Sunday, December 2, 2007

Six Tips on How to eFile Statewide in California

Some attorneys in California are filing all of their court papers from their laptops. I’ve heard critics with questions about this even being possible. My own experience shows that it is possible. Here are my six tips for filing online with every county in the state of California. Keep in mind, I’m CEO for an online filing company. I have a bias, but I don’t mind saying what I like about other services.

1) Instead of trying to file through multiple court websites use a single vendor. These vendors cover courts across California. Some online vendors like Lawdex and OneLegal handle them all. Others like LexisNexis are on their way to directly handling most.

2) What can you expect? You’ll log on, fill out an online form, attach your documents, include credit card info, and press send. Once it’s filed you’ll receive back the date-stamped copy.

3) End-to-end electronic filing has arrived for only a few counties in California. So how do these companies deliver statewide? After you press send, your filing arrives with a document runner at an accredited attorney service firm. The runner prints your filing and walks it to court. At our operation we call this last-mile filing or online filing. Some lawyers call a variation of it sneaker net. Once filed, the runner scans the date-stamped copy to post an image for you online. You’ll also receive the original by mail.

4) So how is payment arranged? You’ll pay a service fee for the each job (plus any court fees) by credit card. A good rule of thumb is that the online filing shouldn’t cost you much more than you’d pay today for a one-off court filing using a decent runner service. In California this cost hovers around $50.00. A 10% fee is typically added for advancing court fees. The court runner pays the court directly.

5) How about deadlines? Same-day filing online is available statewide. I’ve seen last-mile filings regularly filed within an hour. But I’d recommend sending it by noon. Any later than that and I’d recommend contacting your runner directly to confirm that they can meet your deadline. Also, stay alert to the fact that same-day service is not common with all providers in all counties.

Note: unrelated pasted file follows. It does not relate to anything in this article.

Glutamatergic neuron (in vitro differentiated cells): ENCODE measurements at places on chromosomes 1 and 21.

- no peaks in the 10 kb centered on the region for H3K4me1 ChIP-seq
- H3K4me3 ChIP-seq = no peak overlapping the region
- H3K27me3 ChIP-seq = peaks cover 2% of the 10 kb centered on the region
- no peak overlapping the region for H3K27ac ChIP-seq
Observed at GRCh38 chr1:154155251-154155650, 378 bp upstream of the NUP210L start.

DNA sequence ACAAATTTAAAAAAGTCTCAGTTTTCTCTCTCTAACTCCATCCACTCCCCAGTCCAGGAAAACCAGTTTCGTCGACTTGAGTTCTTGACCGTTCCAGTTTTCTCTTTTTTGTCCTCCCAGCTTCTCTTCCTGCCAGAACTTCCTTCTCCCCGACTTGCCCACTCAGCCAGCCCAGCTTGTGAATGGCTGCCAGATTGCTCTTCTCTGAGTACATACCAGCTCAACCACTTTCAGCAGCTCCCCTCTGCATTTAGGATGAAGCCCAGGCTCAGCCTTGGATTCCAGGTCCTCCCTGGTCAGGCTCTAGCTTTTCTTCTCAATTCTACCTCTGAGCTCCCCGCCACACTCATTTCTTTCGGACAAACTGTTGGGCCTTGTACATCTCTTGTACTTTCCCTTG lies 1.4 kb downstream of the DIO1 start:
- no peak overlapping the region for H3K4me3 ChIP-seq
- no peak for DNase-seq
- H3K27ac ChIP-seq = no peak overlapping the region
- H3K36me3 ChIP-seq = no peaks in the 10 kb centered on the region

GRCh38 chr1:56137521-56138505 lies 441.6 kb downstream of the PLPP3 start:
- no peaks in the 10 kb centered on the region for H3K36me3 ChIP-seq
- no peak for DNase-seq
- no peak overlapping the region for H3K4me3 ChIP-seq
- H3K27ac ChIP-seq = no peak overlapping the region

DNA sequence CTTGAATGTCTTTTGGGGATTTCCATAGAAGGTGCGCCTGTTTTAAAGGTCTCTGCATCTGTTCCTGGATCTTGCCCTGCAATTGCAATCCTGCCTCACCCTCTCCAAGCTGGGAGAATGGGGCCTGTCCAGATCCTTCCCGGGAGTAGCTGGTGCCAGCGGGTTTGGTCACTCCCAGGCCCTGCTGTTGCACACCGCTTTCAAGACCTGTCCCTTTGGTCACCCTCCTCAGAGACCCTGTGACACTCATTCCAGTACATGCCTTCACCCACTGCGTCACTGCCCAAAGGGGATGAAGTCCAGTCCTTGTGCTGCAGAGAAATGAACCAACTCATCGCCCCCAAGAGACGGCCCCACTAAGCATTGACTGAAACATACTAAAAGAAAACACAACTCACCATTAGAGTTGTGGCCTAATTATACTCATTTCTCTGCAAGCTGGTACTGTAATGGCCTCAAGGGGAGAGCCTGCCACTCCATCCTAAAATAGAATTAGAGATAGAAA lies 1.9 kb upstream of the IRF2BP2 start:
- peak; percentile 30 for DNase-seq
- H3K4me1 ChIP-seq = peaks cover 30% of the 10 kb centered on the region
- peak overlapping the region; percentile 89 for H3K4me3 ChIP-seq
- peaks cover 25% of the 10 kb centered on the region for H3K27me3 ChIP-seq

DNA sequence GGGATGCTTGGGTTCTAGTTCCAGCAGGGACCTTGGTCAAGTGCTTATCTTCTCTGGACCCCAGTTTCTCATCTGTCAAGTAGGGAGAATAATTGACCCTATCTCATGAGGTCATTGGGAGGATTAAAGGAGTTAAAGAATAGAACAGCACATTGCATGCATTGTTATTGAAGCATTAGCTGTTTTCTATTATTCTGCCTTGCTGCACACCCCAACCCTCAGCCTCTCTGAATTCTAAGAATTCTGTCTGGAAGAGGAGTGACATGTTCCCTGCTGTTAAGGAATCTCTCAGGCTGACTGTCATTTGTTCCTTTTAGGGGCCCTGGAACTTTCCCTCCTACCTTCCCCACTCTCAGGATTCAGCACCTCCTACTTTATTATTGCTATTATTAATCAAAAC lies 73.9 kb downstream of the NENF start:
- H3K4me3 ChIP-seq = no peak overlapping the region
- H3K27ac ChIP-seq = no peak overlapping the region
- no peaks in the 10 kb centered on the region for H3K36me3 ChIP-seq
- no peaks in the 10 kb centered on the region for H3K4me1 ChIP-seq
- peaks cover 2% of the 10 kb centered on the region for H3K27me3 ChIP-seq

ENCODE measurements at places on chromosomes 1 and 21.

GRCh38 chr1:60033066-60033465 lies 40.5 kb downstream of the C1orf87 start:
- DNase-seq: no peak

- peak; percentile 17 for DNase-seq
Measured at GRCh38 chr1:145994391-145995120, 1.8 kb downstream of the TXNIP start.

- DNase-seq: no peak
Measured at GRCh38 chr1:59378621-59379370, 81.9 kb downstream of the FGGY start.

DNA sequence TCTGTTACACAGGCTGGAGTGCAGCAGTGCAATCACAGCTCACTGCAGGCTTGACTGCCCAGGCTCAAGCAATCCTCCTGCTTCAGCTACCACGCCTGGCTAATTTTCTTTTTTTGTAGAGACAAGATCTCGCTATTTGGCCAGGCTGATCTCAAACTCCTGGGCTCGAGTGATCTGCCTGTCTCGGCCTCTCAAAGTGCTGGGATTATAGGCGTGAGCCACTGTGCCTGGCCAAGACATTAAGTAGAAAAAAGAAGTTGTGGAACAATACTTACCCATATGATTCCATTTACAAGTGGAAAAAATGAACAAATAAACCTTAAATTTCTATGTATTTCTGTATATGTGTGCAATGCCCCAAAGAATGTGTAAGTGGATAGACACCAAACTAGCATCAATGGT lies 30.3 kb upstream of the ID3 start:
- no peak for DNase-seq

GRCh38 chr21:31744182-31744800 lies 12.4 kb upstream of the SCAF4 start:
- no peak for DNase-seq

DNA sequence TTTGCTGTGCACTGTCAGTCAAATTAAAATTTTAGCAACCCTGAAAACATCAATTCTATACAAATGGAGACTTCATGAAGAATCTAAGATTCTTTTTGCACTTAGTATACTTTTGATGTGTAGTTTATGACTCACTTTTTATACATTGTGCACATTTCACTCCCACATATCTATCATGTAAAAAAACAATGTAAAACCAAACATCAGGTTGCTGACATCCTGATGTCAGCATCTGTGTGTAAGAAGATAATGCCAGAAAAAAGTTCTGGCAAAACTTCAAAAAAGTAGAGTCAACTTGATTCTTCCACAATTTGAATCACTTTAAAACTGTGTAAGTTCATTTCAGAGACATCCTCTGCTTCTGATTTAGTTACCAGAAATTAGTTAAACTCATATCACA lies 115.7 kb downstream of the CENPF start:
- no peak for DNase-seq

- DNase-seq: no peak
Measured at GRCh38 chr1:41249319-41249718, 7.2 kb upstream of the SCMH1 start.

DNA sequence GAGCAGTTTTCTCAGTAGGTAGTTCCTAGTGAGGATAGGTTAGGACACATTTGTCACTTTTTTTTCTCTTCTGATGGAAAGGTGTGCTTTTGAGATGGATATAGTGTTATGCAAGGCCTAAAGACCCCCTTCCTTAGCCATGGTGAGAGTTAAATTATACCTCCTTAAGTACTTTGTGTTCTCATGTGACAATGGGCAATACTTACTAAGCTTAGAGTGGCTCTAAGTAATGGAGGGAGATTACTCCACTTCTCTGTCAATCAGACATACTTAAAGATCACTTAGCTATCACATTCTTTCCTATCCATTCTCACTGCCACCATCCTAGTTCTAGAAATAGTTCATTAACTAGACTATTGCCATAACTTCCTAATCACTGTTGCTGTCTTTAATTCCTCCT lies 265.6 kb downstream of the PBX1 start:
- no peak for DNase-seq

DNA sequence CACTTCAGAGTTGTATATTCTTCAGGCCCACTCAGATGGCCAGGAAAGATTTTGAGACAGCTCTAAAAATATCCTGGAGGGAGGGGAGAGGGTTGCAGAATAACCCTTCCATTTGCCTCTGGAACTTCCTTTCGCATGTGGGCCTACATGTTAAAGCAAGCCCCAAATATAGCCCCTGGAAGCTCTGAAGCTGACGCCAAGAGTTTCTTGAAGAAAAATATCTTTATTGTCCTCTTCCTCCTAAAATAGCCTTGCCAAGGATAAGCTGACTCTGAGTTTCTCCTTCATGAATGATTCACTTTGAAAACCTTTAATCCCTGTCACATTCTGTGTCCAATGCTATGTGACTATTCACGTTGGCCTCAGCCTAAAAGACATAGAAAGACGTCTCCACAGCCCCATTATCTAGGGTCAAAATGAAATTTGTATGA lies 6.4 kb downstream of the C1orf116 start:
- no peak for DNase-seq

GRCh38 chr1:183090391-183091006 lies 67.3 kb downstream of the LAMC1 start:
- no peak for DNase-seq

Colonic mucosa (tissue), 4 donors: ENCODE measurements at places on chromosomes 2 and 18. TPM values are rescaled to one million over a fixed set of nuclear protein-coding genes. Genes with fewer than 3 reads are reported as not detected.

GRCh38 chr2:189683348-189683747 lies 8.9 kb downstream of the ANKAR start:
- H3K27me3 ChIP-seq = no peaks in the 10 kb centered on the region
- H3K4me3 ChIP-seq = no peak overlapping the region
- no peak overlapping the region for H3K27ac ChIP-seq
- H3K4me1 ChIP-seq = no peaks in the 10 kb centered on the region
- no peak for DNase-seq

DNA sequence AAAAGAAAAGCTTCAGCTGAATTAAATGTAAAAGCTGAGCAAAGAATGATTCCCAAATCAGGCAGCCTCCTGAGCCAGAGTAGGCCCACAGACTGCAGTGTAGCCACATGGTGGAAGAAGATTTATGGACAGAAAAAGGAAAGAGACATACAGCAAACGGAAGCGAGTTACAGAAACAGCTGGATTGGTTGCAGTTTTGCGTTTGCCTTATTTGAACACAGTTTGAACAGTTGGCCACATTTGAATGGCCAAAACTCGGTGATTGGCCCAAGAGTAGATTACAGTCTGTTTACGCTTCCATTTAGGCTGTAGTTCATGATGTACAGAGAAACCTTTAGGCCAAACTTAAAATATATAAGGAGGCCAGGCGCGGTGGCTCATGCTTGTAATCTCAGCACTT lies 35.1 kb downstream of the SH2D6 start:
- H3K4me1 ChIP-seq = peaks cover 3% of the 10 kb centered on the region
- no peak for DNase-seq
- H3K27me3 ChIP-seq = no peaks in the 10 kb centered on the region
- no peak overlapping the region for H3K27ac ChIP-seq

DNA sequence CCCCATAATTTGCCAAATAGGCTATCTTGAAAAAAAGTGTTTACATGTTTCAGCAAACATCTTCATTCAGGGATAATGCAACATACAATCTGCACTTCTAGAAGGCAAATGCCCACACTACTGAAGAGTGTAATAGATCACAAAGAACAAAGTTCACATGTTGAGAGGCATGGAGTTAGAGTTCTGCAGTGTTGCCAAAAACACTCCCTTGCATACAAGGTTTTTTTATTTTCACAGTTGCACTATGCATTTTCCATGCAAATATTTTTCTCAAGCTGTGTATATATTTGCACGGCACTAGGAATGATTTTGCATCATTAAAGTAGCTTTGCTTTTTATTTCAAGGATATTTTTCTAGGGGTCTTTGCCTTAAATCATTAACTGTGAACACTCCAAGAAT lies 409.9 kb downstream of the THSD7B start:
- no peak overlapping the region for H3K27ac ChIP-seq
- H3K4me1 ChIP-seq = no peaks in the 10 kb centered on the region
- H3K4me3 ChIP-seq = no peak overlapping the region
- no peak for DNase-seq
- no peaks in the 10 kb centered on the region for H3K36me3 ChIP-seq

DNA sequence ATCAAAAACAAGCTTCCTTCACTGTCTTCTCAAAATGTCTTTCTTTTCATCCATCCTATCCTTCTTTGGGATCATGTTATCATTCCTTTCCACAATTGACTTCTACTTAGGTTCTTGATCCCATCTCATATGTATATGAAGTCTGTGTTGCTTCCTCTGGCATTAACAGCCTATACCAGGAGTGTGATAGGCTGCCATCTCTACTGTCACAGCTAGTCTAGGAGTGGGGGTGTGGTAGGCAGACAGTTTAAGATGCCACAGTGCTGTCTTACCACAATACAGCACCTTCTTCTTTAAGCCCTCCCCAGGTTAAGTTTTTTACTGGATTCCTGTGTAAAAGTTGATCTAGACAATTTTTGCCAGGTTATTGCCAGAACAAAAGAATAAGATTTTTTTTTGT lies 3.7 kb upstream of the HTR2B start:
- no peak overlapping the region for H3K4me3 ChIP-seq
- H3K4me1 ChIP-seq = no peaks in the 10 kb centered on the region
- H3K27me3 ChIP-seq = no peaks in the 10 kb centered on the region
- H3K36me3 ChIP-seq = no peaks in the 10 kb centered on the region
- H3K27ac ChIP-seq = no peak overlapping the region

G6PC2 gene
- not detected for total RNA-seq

6) How about service of process? You can initiate service of process and court filing together from the same website. Like online filing, your serve arrives with an accredited process server. They print it, serve it in-person, and send you back the proof of service. I’ve heard complaints that this essentially means we’ve entered a brave new world of jurisprudence in which lawyers can just go ahead and sue people over the internet.

Well . . . that’s true.

Wednesday, November 28, 2007

Blawg Mission Statement / getting a handle on court filing

My business partner and I started Lawdex back in an old adobe carriage house in Tucson, Arizona back in 1999. At the time it looked like court eFiling was around the corner.

It wasn't.

So we put our website on auto-respond. It wasn't until 2004 that things changed enough for us to start putting real energy back into the operation. We honed our business plan, brought in angel investors, developed our IP stack, filed with the US Patent Office, and eventually went live with electronic court filing in California. Later, we moved our primary garage to San Francisco. Our site now delivers legal documents over the web coast to coast. Not everyone would agree this is a good thing, but in the process we've essentially made it possible to initiate a lawsuit over a desktop computer or a crackberry.

Over this period I've gained a weird kind of expertise with the electronic exchange of legal documents. But no matter what the size of our firm (and for now it’s still pretty small), I’ll continue to think of myself as a garage CEO. Also, I continue to meet an array of Lawyers, Geeks, and Angels. I'd like this blawg to serve two purposes: 1) to answer how-to questions about online legal services like electronic filing (not legal advice, I’m not a lawyer) and 2) I’d like it to function as an ongoing chronicle of life in a West Coast start-up.